Emesis, the arch nemesis of co-driving

You know it, you’ve had it, for this reason or the other. Maybe you were ill, or had few dozen beers too many, but at some point we all experienced that inglorious moment of seeing the contents of your stomach pouring out of your mouth. I know, yeah, not a pretty description and not a pleasant experience, but hey, it’s only natural for humans to do that.

One of the most common causes of vomiting is nausea, itself caused by plethora of things. Among those things there is one not typical to every human being, but extremely annoying if it coincides with your desire to become a rally co-driver. You’ve guessed it – it’s motion sickness, or travel sickness, or sea sickness, or that thing you get when riding in the back seat of the car or in the bus or even while flying.

Without going into all science mode, I’ll briefly explain what causes it – basically, your eyes send signals which are different to what your brain is experiencing from other sensors in your body, mainly the vestibular system and the inner ear. So, if you’re reading a book in a bus your eyes are saying you’re stationary while your brain is receiving constant information telling it your body is moving and muscles need to be engaged to keep the balance. If this condition continues, brain will conclude that one of those information sources is corrupted and will react by launching a defense mechanisms to rid the system of suspected poisons. And voila, your lunch will be launched out of your mouth just because your brain thought that was the best thing to do.

I can testify how annoying and then some this problem can be if you’re trying to do your best as beginner co-driver. For me, full-face helmet was out of the question – and whether this was linked to this particular problem or not, all I could use was traditional “jet” open-face helmet for my co-driving. The same helmet that is being used by one guy who borowed it from me years ago and then never contacted me again. But I digress. Again.

Oddly enough, unless I had full-face helmet, I never had problems in actual rallies, not once. On the other hand, recces were major pain. Especially if you’re able to do more than few runs, and frequently stop or slow down, or even turn around to redo some corners. And all that in a standard car, with no blessing in the shape of bucket seats and racing harness. You need to look up to see the road, then look down to write things as your driver is calling out pace notes, and all that while trying to balance yourself in a standard road car seat. Most I could do before asking for a breather (or just panic stop to eject my meal out) was one stage at a time, depending on the occassion.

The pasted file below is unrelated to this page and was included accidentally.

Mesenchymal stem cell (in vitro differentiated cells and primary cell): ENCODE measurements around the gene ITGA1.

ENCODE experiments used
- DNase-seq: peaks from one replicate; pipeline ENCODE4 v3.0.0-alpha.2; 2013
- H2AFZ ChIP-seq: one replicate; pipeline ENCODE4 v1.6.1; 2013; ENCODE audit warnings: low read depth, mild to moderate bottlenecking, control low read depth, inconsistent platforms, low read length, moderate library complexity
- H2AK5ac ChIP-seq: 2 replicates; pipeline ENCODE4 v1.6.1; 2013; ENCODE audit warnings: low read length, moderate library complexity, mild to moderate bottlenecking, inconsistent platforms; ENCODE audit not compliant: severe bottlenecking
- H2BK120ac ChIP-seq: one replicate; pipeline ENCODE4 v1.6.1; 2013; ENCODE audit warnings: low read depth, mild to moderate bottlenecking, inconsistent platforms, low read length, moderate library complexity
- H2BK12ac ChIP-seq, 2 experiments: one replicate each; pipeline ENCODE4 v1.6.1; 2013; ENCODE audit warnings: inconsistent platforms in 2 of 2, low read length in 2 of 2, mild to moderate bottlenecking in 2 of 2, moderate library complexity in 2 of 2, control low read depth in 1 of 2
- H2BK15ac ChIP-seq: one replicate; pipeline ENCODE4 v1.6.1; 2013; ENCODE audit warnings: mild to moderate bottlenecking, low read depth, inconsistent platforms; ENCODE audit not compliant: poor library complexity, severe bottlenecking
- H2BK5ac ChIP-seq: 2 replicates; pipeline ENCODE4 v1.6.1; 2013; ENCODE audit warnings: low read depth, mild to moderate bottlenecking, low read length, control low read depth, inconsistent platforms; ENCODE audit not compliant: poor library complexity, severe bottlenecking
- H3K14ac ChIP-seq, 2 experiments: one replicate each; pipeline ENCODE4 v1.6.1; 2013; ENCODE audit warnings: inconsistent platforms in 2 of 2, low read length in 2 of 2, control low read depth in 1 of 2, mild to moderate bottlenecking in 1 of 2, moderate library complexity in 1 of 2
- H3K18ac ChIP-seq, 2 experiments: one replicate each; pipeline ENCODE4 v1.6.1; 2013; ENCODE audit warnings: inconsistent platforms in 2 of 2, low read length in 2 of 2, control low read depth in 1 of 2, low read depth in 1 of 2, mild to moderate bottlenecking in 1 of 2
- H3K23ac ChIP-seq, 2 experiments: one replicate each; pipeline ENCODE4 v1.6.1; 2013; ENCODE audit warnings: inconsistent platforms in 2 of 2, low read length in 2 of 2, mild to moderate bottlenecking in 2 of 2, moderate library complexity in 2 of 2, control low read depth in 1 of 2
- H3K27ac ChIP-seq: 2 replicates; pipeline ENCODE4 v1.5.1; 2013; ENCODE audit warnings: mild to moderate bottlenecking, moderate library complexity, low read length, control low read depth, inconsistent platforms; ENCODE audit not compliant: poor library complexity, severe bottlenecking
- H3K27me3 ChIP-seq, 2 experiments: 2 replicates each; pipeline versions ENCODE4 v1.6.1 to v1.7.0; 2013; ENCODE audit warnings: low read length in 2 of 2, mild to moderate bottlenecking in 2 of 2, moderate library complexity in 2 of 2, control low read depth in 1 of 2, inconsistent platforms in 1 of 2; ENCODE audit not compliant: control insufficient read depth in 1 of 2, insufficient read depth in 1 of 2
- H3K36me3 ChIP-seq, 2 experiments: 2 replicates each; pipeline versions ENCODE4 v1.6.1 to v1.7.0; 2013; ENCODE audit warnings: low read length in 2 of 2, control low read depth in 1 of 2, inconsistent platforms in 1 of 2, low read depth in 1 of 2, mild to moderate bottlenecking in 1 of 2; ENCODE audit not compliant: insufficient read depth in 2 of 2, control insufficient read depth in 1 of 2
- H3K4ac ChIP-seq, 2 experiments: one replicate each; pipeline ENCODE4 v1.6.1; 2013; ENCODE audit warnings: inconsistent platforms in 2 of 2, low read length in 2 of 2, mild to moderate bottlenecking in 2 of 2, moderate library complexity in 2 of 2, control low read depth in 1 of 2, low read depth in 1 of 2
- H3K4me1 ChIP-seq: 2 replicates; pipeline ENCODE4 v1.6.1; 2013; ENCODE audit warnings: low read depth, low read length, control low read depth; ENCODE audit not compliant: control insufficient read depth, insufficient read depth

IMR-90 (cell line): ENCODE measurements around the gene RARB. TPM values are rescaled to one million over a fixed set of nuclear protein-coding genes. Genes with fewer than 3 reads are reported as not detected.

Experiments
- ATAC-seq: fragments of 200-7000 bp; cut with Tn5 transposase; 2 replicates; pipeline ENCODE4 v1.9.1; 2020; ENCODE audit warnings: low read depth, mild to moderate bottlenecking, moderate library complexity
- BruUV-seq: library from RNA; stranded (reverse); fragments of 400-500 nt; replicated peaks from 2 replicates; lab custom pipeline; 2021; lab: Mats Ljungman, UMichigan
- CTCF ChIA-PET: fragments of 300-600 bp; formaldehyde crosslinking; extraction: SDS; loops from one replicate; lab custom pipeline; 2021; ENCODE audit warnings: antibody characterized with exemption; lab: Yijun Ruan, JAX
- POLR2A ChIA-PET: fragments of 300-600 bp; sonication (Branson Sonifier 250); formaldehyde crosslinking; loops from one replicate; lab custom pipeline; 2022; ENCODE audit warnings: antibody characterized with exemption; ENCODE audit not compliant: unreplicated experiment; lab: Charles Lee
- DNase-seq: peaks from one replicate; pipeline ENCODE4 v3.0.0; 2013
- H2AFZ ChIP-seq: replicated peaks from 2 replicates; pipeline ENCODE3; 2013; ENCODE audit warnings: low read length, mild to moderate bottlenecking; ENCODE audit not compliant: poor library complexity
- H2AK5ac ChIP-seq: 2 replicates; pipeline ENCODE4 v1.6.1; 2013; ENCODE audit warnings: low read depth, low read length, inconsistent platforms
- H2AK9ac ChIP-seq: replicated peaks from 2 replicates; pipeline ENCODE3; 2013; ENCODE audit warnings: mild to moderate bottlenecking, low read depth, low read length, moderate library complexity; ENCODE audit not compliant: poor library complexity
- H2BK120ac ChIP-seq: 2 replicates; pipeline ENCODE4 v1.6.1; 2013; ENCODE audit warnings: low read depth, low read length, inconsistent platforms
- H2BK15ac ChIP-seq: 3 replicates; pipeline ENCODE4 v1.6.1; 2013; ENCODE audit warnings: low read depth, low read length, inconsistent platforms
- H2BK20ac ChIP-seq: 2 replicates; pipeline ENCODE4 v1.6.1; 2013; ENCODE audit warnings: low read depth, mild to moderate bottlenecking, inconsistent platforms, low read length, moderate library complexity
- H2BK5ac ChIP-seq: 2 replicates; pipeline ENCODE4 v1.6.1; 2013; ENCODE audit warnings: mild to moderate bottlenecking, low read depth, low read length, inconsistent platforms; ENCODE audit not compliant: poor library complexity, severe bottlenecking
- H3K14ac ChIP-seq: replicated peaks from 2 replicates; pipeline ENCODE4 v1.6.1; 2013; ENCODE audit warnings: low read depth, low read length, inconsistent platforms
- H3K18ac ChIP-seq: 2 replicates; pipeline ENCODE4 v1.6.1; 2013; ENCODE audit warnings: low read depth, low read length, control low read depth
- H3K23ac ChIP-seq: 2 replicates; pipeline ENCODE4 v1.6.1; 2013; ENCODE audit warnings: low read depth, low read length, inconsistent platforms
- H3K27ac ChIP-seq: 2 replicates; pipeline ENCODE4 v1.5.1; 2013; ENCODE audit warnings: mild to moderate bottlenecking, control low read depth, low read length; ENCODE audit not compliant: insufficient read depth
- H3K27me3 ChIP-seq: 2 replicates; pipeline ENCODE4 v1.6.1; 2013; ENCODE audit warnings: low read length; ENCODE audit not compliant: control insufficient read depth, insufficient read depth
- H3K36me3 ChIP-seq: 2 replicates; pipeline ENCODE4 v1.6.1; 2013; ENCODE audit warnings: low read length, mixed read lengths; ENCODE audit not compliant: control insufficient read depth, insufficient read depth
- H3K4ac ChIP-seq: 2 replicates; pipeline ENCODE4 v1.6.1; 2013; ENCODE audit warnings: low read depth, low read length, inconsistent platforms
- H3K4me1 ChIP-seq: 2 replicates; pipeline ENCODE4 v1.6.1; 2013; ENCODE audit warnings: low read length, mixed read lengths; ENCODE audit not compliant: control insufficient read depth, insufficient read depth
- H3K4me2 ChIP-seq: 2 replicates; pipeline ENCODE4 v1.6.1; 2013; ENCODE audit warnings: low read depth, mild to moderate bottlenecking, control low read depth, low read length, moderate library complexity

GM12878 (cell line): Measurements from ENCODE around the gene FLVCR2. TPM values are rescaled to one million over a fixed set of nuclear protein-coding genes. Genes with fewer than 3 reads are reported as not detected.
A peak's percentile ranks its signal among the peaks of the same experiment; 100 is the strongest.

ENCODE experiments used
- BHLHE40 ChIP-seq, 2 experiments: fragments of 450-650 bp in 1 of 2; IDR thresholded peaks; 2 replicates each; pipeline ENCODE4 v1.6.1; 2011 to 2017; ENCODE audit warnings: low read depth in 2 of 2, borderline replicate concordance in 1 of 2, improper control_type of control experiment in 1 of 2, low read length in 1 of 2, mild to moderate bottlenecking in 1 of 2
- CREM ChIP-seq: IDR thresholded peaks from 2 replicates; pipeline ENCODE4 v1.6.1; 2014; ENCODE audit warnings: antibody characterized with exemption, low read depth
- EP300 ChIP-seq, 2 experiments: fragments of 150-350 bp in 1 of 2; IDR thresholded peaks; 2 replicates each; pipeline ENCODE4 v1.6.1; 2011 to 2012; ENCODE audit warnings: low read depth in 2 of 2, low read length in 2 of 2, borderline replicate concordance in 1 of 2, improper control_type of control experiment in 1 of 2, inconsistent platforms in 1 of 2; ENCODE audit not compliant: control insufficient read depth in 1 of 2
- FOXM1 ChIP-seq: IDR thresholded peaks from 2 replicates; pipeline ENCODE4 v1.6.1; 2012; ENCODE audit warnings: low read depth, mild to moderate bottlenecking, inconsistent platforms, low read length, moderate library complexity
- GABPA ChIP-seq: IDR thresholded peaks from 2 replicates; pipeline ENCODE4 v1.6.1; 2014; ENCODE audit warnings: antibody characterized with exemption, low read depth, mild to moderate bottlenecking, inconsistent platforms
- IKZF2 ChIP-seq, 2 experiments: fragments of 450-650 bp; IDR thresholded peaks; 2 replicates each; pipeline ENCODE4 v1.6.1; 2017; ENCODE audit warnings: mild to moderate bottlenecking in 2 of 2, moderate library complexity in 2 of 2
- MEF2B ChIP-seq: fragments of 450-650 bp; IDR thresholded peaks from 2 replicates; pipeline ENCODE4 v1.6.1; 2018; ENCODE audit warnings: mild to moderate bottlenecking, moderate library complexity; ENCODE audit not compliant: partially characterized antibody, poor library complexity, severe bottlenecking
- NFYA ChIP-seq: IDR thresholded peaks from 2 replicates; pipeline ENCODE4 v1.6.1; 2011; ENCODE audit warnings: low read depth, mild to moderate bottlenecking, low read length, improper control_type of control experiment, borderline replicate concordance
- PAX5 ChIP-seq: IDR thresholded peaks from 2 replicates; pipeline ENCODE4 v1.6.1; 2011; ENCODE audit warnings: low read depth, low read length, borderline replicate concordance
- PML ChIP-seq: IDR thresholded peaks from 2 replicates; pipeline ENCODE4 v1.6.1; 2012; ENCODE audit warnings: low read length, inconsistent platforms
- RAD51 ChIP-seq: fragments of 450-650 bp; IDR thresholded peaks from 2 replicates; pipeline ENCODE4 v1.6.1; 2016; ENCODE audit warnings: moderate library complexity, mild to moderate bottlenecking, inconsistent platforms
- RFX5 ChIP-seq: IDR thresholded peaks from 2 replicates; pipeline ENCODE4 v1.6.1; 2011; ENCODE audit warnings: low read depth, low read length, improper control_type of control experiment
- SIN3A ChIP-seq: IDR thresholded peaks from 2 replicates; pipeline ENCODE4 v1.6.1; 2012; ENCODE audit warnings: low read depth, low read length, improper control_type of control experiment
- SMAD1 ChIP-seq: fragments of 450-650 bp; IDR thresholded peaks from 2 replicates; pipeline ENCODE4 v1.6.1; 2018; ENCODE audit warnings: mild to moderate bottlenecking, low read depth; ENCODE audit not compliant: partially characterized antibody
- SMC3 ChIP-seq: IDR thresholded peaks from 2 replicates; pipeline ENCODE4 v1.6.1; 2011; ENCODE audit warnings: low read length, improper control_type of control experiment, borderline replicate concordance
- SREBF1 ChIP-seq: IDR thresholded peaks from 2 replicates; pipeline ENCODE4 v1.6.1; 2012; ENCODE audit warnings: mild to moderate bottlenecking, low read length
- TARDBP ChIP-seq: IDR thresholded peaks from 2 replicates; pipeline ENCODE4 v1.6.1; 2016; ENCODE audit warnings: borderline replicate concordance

I’ve tried all sort of things, pills, tablets, ginger, eat before, not eat before, drink, don’t drink, I even had some supposedly magic pills sent over from UK by my friend co-driver… all that did not help very much. It was standard procedure for me to do a section of road and then either stop and take a rest before moving on (and that only delayed the inevitable) or just keep pushing, then vomit, and after a brief pause carry on doing what I genuinely enjoyed, despite these incidents. I cannot say the same for my drivers, even though they were all very polite and symphatetic.

Apparently there are people that are completely immune to motion sickness, and whether that includes all top co-drivers I have no idea. But the very thought of having just two runs of each stage makes me cringe – you’re not supposed to take breaks or stops or pauses in order for your co-driver to extract the imaginary poisons out of his system. It would be either perma-vomitage for me, or it would most likely be no career (as was the case, but not for this reason).

One of the things I never got a chance to try was doing recce in a proper recce car, with regular competition seats and harnesses, so your body is tightly secured and cannot move, so you don’t have to force your brain into constant struggle of trying to balance against the movement that actually isn’t there according to what your eyes are saying, but is there judging by the info from the vestibular system. Among the things which might help and I haven’t tried were various patches as well as just go and drive the stage and try to keep the steady pace without too many stops and sudden variations in speed, but that kind of defies the main purpose of recce, doesn’t it?

If any of the co-drivers would be willing to share their experiences and whether this particular problem ever bothered them, I’ll be happy to hear them out.